A store-record event is for a record (or: row) in an application table.
During user interaction, a store-record event occurs whenever:
•The user leaves a record in the table after entering or changing the column value in it, for example, by navigating to a different record in the same table or in a different table, or by attempting to close the window or page carrying the record.
•The user performs an action implying commit, such as choosing File, Save from the menu.
During constraint evaluation, a store-record event occurs whenever:
•A constraint effectively manipulates the record (by supplying or changing at least 1 new or changed column value in it) as part of the execution of an INSERT or UPDATE manipulation.
Raising a store-record event
The occurrence and handling of store-record events is fully transparent in the USoft Rules Engine, but you can programmatically force this event to occur.
The USoft GUI tools have scripting commands for raising the store-record event explicitly.
Default USoft runtime menus often have an option for raising the store-record event. In default client/server application menus, choose Record, Store Record.
Throughout this explanation, record and row are used interchangeably. Record is not a physical record in a database table, but rather a record instance or record object constructed in memory as part of a table instance being processed. This record instance may have been initially queried from the database, and it translates back into a physical database record if and when the transaction commits.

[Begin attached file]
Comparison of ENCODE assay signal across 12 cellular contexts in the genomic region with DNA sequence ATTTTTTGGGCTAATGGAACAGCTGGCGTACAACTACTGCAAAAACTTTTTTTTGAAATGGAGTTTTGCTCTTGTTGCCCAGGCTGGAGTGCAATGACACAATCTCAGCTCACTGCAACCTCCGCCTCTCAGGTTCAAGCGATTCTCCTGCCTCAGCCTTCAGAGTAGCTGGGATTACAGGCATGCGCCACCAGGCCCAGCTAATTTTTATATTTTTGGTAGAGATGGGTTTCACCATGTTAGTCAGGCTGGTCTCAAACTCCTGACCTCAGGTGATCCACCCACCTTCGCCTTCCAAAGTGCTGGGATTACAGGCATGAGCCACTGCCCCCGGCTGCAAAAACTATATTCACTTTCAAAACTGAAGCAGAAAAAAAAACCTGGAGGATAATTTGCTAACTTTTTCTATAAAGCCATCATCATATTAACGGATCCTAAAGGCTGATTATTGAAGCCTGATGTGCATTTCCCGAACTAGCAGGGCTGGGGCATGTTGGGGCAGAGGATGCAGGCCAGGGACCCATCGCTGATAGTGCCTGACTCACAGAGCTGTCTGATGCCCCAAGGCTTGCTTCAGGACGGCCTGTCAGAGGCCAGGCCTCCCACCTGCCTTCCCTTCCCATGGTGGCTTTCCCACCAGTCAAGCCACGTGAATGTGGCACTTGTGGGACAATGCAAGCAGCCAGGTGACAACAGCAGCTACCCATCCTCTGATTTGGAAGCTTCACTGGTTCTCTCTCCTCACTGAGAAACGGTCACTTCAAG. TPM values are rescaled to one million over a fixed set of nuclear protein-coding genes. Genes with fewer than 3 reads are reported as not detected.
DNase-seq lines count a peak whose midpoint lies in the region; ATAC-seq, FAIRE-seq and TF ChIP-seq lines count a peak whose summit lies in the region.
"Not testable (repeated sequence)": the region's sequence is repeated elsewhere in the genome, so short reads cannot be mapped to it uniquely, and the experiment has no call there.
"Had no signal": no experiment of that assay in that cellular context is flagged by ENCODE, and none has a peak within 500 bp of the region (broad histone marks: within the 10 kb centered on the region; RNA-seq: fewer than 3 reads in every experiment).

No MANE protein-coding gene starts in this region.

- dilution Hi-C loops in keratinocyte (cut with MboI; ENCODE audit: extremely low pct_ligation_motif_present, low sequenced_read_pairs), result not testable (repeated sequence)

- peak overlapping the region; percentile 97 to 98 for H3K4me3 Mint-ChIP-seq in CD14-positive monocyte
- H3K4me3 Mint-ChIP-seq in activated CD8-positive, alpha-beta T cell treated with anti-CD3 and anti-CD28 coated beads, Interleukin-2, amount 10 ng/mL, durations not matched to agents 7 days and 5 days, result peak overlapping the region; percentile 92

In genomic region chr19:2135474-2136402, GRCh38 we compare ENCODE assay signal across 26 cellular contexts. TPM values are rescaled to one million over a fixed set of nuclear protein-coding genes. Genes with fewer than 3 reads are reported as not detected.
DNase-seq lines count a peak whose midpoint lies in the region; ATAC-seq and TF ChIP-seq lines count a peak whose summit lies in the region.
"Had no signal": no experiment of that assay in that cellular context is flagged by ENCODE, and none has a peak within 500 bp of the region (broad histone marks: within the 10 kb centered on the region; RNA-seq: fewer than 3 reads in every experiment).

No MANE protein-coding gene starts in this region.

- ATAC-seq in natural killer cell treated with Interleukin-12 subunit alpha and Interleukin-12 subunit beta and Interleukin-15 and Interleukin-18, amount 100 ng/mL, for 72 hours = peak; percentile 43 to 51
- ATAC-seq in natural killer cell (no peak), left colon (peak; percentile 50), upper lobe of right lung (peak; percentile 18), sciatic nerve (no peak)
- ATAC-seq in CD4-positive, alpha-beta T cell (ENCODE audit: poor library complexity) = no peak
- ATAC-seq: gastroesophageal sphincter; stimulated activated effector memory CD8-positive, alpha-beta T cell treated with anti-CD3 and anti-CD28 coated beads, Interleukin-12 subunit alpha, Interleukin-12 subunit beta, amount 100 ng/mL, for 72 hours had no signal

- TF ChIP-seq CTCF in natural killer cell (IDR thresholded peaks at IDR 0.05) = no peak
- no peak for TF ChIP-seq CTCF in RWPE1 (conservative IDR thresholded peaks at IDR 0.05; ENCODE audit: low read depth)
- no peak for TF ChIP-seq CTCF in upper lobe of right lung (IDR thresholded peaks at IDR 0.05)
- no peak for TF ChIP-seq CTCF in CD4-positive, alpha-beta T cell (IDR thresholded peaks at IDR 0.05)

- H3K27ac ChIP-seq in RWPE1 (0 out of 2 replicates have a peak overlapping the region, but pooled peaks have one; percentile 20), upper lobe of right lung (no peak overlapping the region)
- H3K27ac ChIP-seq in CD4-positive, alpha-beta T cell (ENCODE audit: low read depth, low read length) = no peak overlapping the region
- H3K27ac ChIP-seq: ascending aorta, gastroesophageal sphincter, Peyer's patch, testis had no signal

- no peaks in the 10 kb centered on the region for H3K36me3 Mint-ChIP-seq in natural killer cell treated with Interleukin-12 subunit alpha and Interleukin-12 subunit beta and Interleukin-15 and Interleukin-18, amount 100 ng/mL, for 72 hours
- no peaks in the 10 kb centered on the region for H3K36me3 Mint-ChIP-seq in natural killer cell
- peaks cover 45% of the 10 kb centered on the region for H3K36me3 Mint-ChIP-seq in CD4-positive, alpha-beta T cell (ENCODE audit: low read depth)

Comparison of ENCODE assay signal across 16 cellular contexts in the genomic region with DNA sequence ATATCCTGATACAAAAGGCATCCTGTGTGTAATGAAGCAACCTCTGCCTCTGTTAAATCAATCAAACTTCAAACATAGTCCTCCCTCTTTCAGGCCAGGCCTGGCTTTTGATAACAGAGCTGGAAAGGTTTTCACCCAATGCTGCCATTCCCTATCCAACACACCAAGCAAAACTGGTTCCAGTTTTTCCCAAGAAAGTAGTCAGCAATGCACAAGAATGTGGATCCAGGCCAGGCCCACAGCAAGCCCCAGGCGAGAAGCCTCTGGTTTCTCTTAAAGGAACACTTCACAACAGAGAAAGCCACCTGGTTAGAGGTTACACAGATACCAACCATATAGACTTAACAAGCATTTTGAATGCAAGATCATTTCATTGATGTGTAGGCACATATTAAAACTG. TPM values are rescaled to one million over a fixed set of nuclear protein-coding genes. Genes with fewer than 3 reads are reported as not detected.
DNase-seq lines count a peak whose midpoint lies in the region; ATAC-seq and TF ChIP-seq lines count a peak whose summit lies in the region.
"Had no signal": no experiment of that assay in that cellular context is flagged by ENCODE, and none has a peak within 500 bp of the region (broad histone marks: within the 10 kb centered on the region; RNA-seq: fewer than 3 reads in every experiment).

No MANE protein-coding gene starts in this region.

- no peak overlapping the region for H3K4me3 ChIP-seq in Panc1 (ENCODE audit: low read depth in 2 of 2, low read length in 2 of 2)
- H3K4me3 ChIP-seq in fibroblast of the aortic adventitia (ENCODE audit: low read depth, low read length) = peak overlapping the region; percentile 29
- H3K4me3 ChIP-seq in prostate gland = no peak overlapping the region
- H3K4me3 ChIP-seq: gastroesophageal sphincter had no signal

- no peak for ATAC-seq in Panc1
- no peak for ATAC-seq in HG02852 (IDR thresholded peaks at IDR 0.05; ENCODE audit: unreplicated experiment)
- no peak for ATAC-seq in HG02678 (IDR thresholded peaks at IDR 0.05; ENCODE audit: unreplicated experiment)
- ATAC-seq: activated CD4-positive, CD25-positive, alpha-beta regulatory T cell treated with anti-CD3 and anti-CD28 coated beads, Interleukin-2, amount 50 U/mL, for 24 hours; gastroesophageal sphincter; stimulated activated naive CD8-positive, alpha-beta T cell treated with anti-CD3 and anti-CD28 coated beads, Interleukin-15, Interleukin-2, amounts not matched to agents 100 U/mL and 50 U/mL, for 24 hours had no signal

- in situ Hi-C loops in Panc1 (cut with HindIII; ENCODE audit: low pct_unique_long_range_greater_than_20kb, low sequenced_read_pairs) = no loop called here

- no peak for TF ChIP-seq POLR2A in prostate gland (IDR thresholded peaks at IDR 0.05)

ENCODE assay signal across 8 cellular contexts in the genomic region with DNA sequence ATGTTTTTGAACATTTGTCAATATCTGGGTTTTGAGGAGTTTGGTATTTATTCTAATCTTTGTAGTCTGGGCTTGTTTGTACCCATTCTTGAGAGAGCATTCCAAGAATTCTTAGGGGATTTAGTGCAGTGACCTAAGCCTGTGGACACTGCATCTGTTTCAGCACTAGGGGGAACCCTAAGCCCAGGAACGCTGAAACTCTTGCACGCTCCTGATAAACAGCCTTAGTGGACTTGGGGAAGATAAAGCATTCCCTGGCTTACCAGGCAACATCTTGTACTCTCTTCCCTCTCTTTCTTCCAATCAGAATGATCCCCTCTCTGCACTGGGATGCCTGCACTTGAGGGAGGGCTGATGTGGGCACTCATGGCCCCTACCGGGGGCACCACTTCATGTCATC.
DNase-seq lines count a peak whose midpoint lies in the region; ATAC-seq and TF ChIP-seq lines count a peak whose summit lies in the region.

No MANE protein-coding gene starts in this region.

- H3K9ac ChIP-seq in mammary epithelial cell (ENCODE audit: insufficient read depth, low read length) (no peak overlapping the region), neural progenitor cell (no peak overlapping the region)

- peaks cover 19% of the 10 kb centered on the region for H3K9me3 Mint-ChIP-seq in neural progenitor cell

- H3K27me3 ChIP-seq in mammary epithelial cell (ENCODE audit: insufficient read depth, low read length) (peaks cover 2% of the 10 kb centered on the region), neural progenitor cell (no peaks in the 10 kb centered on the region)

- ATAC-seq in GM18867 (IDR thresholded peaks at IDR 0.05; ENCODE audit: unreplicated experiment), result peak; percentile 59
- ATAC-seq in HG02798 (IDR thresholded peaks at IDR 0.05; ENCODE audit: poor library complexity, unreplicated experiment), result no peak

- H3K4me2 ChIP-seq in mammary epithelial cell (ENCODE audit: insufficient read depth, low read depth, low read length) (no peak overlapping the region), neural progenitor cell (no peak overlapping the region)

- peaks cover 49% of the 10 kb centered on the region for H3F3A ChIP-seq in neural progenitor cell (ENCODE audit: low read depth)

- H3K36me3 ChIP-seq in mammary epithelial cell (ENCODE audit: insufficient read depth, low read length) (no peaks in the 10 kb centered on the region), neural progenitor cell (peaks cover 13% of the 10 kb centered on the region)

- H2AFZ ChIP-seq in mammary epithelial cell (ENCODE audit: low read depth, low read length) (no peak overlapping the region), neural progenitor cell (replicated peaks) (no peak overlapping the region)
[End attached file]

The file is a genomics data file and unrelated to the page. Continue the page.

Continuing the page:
Row event is a synonym of store-record event.
Save local is an older term for store-record event.
The structure of a store-record event is visualised in the picture below. The event starts by executing update-on-self corrections (if any are defined) to the record being processed. Next, the record is subjected to row checks (if any are defined). Then, if there are other records that will need to undergo transaction checks as a result of this store-record event, these records are identified and signalled on the transaction checklist. Finally, the record being processed is stored internally.
Up to this point, processing has been a linear operation within the record being processed. The next step is the executing of cascade-to-other corrections. These "go out" to other record instances. For each record affected, a separate store-record event is raised. This may causes a recursive "ripple" effect that finishes only when no further cascade-to-other corrections are found. The recursive nature of this process is visualised by the arrows on the left-hand side.